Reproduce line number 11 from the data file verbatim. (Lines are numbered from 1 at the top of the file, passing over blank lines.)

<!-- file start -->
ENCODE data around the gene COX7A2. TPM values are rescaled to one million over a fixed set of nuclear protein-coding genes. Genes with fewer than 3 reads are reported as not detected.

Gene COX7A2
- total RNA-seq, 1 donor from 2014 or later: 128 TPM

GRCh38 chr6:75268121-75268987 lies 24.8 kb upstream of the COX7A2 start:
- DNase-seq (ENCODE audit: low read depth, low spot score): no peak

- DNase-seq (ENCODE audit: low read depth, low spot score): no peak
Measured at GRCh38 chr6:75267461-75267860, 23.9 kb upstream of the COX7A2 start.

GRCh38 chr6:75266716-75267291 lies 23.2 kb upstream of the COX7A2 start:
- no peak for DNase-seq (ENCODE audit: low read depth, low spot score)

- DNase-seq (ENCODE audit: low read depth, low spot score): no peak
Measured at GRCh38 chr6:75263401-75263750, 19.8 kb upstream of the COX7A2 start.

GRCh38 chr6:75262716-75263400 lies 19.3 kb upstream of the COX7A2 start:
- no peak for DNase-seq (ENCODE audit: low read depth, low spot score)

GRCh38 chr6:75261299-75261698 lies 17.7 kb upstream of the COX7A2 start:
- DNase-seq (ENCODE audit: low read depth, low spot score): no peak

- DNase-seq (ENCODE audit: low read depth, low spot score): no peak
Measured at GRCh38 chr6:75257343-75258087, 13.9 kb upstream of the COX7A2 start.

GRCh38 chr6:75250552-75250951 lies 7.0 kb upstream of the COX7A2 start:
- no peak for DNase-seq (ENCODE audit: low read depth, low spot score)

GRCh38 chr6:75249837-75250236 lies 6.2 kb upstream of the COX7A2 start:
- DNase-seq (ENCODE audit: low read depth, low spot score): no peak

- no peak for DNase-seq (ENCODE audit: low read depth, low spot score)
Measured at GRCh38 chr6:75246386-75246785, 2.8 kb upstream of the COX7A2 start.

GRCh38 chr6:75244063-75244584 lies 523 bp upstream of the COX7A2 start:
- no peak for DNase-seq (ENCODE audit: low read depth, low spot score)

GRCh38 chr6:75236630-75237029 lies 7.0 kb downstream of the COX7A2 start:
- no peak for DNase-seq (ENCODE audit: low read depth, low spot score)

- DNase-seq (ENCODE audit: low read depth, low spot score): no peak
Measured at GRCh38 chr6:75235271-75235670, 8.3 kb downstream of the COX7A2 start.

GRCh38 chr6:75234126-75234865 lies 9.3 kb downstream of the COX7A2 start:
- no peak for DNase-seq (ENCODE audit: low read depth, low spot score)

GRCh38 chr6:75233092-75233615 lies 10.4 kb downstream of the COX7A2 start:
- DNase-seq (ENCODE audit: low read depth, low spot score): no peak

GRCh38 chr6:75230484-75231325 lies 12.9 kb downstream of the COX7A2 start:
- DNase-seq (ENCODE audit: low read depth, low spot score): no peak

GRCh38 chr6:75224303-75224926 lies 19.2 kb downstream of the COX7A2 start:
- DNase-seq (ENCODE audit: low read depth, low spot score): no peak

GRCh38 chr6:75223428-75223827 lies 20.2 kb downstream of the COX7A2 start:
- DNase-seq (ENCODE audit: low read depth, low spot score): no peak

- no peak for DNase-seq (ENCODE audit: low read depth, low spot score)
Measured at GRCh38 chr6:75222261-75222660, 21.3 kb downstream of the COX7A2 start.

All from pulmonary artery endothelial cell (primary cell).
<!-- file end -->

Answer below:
Measured at GRCh38 chr6:75263401-75263750, 19.8 kb upstream of the COX7A2 start.